Although I took these last month I wanted to share a moody series of images. I’m a landscape lover and I’m constantly working to develop MY angle on landscapes rather than just taking pretty pictures that fall in the pol with everyone else. Though, I take those, too for my own library. I feel like it should be a bit more special to be shared publicly. Landscapes have a power to leave an impression of wonder and introspection on a viewer and as artists we should always be self analyzing to ask, “did I do it?” I also have never considered myself a black and white shooter as I love color, but recently I have been finding more and more appropriate uses for it. We’ll see where this takes me. Shot with Sony a7rII and Zeiss Loxia 35mm f/2.
I want to do more to alert clients as to the cool equipment that’s available in my kit so that we can be more collaborative. How will you know the capabilities if I’m not letting you know? So, in that spirit I’ve added 3 amazingly cool lights from Quasar Science to my kit. I now have one 2’ rainbow tube, which is commonly referred to as RGBW, meaning it can mix any color for a desired effect, saturation or color temperature. It can also do some effects for narrative work like cop lights, tv, club or short circuit. I’ve also added two 2’ crossfade tubes which fade from warm to cool. You can see the demonstration in my self portrait below. They can also just be used as normal key and fill lights and are small enough to pack in my travel kit. So, let’s get creative!
See you on set.
For the past few years I've been fortunate enough to be asked to produce these really fun student profiles for commencement which highlight some exceptional people. This year we had some great stories to work with. Since the university is in New York and I live in Denver it was a challenge to get 5 profiles shot and editing in time for commencement. I shot them, plus other projects over two trips to NY which only gave me a couple weeks to edit the last two, but we got them in just before the deadline.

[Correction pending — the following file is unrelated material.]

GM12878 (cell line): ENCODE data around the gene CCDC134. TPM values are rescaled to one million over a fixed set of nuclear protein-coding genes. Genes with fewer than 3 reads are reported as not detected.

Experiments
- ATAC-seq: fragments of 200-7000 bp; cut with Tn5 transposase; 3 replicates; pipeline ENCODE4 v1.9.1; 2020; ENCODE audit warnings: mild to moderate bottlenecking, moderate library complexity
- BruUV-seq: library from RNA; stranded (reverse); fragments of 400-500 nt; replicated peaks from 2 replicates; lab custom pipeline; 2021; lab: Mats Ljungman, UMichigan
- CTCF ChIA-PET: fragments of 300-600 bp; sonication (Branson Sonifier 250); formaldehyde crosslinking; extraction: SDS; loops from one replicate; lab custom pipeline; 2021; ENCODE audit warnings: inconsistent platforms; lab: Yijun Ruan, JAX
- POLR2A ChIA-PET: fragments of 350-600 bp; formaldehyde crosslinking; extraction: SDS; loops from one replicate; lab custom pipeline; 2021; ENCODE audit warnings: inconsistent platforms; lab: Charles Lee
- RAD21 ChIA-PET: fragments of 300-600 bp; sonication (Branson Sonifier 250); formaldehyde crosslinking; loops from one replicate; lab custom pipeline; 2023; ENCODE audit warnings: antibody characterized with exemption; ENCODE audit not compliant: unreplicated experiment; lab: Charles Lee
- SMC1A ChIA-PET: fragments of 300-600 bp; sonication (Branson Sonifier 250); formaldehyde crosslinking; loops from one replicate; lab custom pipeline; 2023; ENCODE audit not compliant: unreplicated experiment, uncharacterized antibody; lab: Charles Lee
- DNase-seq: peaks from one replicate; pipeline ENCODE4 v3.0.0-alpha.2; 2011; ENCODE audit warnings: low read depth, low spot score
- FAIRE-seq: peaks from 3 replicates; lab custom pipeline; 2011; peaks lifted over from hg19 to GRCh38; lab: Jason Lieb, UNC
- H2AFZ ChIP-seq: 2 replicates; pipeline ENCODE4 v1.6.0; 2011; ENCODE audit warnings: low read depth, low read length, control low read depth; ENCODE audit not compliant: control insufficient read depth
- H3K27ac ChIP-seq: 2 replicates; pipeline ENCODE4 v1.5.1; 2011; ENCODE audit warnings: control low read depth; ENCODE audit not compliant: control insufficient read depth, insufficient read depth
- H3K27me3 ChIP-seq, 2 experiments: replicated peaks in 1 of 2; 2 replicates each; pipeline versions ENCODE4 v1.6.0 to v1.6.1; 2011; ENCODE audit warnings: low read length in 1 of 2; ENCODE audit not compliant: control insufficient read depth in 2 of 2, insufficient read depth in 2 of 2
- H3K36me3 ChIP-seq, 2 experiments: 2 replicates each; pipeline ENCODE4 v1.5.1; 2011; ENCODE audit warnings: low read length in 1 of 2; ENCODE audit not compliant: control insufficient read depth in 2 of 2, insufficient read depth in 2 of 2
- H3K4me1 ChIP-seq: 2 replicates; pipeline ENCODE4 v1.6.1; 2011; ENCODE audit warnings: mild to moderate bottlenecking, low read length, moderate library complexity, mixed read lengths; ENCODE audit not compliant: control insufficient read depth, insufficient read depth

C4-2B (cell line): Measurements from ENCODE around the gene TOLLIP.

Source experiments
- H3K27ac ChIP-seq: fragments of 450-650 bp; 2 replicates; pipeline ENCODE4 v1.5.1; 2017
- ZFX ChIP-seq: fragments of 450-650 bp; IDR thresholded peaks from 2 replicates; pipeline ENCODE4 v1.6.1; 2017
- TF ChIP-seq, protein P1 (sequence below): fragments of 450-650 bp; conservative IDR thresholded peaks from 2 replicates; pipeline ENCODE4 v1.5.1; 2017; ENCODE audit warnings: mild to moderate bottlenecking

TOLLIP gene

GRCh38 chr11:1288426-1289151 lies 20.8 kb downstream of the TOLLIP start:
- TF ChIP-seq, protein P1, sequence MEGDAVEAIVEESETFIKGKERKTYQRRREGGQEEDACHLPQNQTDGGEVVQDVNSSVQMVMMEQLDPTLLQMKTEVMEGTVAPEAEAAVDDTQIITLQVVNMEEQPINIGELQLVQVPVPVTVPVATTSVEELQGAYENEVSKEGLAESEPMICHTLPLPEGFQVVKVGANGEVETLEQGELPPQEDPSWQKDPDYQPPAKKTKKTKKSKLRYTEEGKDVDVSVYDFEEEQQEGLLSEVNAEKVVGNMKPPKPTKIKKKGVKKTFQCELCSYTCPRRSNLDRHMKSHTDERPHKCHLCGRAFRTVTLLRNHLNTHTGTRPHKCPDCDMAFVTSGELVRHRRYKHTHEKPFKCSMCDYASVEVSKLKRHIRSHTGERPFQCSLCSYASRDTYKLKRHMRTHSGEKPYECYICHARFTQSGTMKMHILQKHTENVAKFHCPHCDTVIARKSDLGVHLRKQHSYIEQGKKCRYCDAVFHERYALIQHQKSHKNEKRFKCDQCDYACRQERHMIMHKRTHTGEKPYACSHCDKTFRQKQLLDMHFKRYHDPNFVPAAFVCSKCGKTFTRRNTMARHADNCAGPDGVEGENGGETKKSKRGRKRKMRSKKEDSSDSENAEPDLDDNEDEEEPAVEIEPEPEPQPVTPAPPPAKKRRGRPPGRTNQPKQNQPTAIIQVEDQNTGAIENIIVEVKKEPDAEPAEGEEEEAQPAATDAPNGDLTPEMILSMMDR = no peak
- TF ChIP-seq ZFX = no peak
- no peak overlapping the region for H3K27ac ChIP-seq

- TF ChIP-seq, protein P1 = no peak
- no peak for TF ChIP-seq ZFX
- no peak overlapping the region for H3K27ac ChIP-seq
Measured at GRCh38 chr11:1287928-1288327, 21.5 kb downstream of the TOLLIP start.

First up is Rebecca, the captain of the women's bowling team and cybersecurity expert heading out into the tech field! I learned a bit about the employment possibilities in that field while making this and she will truly have a lot of options open to her!
It's been a little over a year since I moved to the Canon c300 Mark II as my primary camera and I really couldn't be happier with the results. I definitely feel like the camera has contributed to upping my game and providing a more finessed execution of my work. It also makes every shot look just that much better by capturing more color information than the Sony a7sII which I still love but have now relegated to the role of B cam.
Charlotte's video is my personal favorite since it is by far the most personally inspiring story. Charlotte suffered two traumatic brain hemorrhages which left her unable to speak and paralyzed. Yet, she fought hard and worked her way back to being able to sing and rap in both french and english. She also works hard with a physical therapist and is now able to walk all over campus completely unaided. And as she says, the doctors told her she would be incapable of taking care of herself for a very long time and now she's graduating college.
Matteo was a great guy to work with. He's an Italian tennis champion and a finance major with a special interest in blockchain technology and bitcoin.
Lentz is another inspiring story as he is a former Marine and Wall St. banker who decided to go back to school for medicine to help people. He's recently been working in disaster relief as he moves on to the next chapter in his studies.
Oswaldo Machado, a conductor graduate of Adelphi University and accomplished pianist performs an improvisational piece.
Filmed in one take with a Sony a7SII on an Easy Rig Minimax. I rented the Easy Rig for a week of shooting and this was my second day with it after only using it for an hour the day before. It was also the first time using it to record a long take or performance. I had never heard Oswaldo play before and I started out with the intent to film some cutaways for a longer video I was working on, but after a few moments of hearing him play I decided not to cut the camera during the performance and I'm glad I didn't! Oswaldo's playing is truly beautiful. I can see how practice with the Easy Rig makes a big difference and the next time I attempt something like this I'll be focusing on smoother, floating transitions between angles.
Sony a7S II and Zeiss Loxia 50/2 on Easy Rig Minimax. Audio recorded on a Zoom H1 laying directly on the piano.
In January I had the opportunity to DP an ambitious short film titled "I'm Sorry, I Love You" for director Jaime Gonzalez. The short is not yet released but will be soon and I'll be featuring it here next time when I start to break down the shots.